Working on the rest of the Out-Town-Experience miniseries… but in the meantime, say hello to my new pretend best friends, the Pack AD. Saw them a few weeks ago at the wee stage of the Velvet Lounge here in DC. I showed up too early and followed two kids carrying crates of records to the Dodge City bar next door where I sat drinking skank cider and strained to read the drinks menu in ridiculously dim lighting. The Pack AD showed up at the bar to order Miller High Lifes before the doors finally opened at Velvet Lounge (although I didn’t know what they looked like by then till I asked when I sat next to them at the bar of the Velvet Lounge). And when the doors finally did open at VL, I sat at the bar with another beer, and surprisingly found some company. A bushy-haired guy a little older than I who was friends with the bartender and several other shaggy characters crowded around the bar for meaningless conversation of the whereabouts of mutual friends. Bushy-haired kid eventually turned my way for conversation. He admitted having no career ambitions, but was thankful for a union-secure job. And he spoke fondly of the hardcore scene, and presumably had little need for the kind of music that now occupies most of the city’s small venues. And I told him I was there to see the Pack AD who eventually took a seat next to me. I turned and finally asked if they were the Pack AD and when they said yes, I wished them well. The drummer Maya Miller said thanks and mentioned they had been to DC once before, but she couldn’t remember where. “These places all look the same, after a while,” I said. And that’s true because, with the exception of layout, it’s the same decor, the same crowd, and almost identical-looking parts of town. Guitarist Becky Black, the other half of the duo, joked around with the drummer for the first opening band, The Flying Eyes. That’s what I like about obscure bands. You can see them in true form just chilling out in spaces shared with the masses. I also find it hilarious that the quintessential accessory of band members are the carabiner locks for their keys.
And so, I made my way upstairs eagerly awaiting for the show’s start, but I only wound up watching the Baltimore-based quintet, The Flying Eyes, tune-up and figured, from the looks of the crowd, that I’d be the only one there who didn’t play in any of the other bands or know who they were personally. One of their guitarist’s guitars were stolen during their recent European tour, and this was the first show with the new one. The Flying Eyes all looked like they took fashion cues from scenes of 1970s San Francisco and their baby-faced lead singer sang like Jim Morrison (and sounds even more like him in their recorded sessions). But, as the drummer admitted, the live performances were so much better. Ignoring the reminders of the 70s, their energy in a live performance seemed more reminiscent of harder grunge. Cracker, or something like that. But fast. Even on a tiny stage squeezed into the second floor of a small bar that was probably, at one time, a townhouse, they managed to move the crowd to action (yeah, people showed up!), which seems almost impossible to do at small shows these days, and especially for the first band of the night.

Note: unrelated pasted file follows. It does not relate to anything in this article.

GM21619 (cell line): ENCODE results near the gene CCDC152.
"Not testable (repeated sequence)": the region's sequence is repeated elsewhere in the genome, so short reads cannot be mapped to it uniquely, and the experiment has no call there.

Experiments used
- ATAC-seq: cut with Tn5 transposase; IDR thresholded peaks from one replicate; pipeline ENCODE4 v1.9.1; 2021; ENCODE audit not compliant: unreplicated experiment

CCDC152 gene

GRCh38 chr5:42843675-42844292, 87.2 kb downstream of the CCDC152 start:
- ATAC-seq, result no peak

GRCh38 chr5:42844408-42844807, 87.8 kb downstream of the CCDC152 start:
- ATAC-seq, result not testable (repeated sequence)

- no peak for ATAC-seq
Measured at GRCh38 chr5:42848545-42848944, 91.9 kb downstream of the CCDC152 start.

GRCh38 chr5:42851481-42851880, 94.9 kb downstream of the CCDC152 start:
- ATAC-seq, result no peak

And then came the Pack AD, quickly setting up a guitar, amp, and drum kit stamped with the name of the band. Becky Black sort of looks like this moppish, 15-year old boy (and I’m sure she’s no longer a teenager), especially with the cross-footed guitar posing. Before seeing their show, I was sure that Miller, the older and somewhat more rugged looking of the two, was the lead vocalist. Nope, it was indeed Black, who’s vocals really defy her look. I could only describe their music to the unionized slacker downstairs as comparable to Concrete Blond’s vocals, but with the instrumental simplicity of the White Stripes, having only heard but never seen the band before. But what isn’t revealed in their recorded sessions but is onstage is their easy-going goofiness. Something that I can’t help but associate with my old high school friend, Tonia Poobczyck (who’s last name I never really bothered to learn, even when I reconnected briefly on Facebook recently). Just completely hilarious spasticness. Miller seems to be the more outgoing of the two, offering most of the banter, even apologizing for having exporting to the states one Justin Beiber. For some reason, that didn’t get as many laughs as it should have, even with the flow of alcohol all night long. But the crowd was weird. One old dude was chain-drinking and by the last song, walked up on stage and stood against the wall for what I expected would be some unwanted hitting-on. But by then, after an awesome live show, I was already over at the merch booth waiting for the band to pack up and head over so I could get my hands on a thick touring diary they turned into a self-published zine which actually illustrated how boring touring can be for these two rocking, Project Runway-watching foodies.
Hopefully, I can get the music zine back up and running soon, because there’s a few bands I’d like to interview, including these kids. Meantime, I’m posting the video for their song, “Deer.” I’m not too crazy of the video offerings up on YouTube (especially the shabbily recorded live performances), but the couch scenes of this one at least captures the bands nuttiness.
Update (12/28/2010): The Waller Not Weller blog caught up with the gang during their recent European tour. Check out the interview here.
Now back to writing this other thing.